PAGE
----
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William Kilty et. al., (eds).The Laws of Maryland from the End of the Year 1799,...
Volume 192, Page 7   View pdf image (33K)
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                            THE DECLARATION OF RIGHTS.                            vii.

or deprived of his life, liberty or property, but by the judgment of his
peers or by the law of the land.

    22.  That excessive bail ought not to be required, nor excessive fines imposed,
nor cruel or unusual punishments inflicted by the courts of law.

    23.  That all warrants without oath, or affirmation, to search suspected
places, or to seize any person or property, are grievous and oppressive; and all
general warrants to search suspected places, or to apprehend suspected persons,
without naming or describing the place, or the person in special, are illegal,
and ought not to be granted.

    24.  That there ought to be no forfeiture of any part of the estate of any
person for any crime except murder, or treason against the state, and then
only on conviction and attainder.

    25.  That a well regulated militia is the proper and natural defence of a free

    26.  That standing armies are dangerous to liberty, and ought not to be
raised or kept up without consent of the legislature.

    27.  That in all cases and at all times the military ought to be under strict
subordination to, and controul of, the civil power.

    28.  That no soldier ought to be quartered in any house in time of peace
without the consent of the owner, and in time of war in such manner only as
the legislature shall direct.

    29.  That no person except regular soldiers, mariners and marines, in the
service of this state, or militia when in actual service, ought in any case to be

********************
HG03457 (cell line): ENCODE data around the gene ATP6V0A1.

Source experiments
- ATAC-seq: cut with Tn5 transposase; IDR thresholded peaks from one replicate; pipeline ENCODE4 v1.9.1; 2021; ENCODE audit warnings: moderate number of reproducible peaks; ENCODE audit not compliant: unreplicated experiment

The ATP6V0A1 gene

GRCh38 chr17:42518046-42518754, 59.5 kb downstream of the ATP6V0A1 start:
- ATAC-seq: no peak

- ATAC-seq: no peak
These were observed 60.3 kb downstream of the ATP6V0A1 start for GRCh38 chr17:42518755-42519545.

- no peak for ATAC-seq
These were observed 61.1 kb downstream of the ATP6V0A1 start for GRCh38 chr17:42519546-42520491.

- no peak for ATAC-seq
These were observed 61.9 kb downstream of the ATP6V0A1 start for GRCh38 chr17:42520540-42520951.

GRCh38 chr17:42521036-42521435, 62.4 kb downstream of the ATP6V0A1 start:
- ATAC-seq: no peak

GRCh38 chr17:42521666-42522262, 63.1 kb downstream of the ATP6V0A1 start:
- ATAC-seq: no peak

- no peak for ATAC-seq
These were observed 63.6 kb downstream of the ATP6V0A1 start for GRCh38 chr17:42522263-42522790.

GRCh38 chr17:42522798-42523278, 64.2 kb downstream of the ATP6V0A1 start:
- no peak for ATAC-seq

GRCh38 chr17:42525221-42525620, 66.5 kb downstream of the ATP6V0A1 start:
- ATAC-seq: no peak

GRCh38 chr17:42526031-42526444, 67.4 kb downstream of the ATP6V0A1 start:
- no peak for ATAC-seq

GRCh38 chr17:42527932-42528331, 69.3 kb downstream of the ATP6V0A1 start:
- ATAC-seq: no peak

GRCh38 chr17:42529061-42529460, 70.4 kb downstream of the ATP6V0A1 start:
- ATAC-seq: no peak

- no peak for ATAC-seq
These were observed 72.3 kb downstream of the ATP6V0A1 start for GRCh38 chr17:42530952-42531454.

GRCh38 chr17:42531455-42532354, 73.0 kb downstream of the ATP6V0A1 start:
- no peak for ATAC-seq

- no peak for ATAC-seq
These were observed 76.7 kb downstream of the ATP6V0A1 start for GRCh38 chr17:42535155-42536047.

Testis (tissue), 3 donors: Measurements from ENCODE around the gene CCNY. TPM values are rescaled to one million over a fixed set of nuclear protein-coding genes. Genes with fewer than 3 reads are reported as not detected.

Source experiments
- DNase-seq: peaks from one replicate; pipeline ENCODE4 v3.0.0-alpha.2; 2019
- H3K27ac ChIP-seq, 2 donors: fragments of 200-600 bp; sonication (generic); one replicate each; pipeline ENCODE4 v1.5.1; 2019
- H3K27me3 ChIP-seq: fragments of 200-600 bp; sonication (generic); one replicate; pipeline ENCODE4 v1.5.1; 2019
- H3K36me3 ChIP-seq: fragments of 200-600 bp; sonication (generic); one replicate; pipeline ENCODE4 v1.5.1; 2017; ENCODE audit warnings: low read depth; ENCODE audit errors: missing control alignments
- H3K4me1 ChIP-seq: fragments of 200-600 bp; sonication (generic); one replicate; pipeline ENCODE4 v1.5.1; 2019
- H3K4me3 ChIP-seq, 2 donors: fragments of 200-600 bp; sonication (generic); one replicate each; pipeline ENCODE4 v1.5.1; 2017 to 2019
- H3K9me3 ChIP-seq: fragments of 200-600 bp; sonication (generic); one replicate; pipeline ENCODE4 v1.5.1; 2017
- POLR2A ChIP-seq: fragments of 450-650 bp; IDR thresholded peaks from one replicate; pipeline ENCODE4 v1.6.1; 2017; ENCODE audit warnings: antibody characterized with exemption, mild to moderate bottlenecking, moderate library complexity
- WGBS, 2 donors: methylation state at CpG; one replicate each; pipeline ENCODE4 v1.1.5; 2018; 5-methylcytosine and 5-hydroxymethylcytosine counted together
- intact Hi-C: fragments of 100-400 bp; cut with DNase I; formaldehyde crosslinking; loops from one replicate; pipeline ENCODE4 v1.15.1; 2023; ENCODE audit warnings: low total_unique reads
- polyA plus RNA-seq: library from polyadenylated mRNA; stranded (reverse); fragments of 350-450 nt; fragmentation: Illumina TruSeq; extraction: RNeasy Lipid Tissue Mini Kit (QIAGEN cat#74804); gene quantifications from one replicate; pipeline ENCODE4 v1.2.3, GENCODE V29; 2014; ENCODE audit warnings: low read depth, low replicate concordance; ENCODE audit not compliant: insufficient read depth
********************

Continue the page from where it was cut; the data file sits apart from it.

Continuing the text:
subject to, or punishable by, martial law.

    30.  That the independency and uprightness of judges are essential to the
impartial administration of justice, and a great security to the rights and liberties
of the people; wherefore the chancellor, and all judges, ought to hold
commissions during good behaviour, and the said chancellor and judges shall
be removed for misbehaviour, on conviction in a court of law, and may be removed
by the governor, upon the address of the general assembly, provided
that two thirds of all the members of each house concur in such address.  That
salaries liberal, but not profuse, ought to be secured to the chancellor and the
judges, during the continuance of their commissions, in such manner and at
such time as the legislature shall hereafter direct, upon consideration of the
circumstances of this state.  No chancellor or judge ought to hold any other
office, civic or military, or receive fees or perquisites of any kind.

    31.  That a long continuance in the first executive departments of power or
trust, is dangerous to liberty, a rotation therefore in those departments is one
of the best securities of permanent freedom.

    32.  That no person ought to hold at the same time more than one office of
profit, nor ought any person in public trust to receive any present from any
foreign prince or state, or from the United States, or any of them, without the
approbation of this state.

    33.  That as it is the duty of every man to worship God in such manner as
he thinks most acceptable to him, all persons professing the christian religion
are equally entitled to protection in their religious liberty, wherefore no person
ought, by any law, to be molested in his person or estate on account of his religious
persuasion or profession, or for his religious practice, unless under colour
of religion any man shall disturb the good order, peace or safety of the


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William Kilty et. al., (eds).The Laws of Maryland from the End of the Year 1799,...
Volume 192, Page 7   View pdf image (33K)
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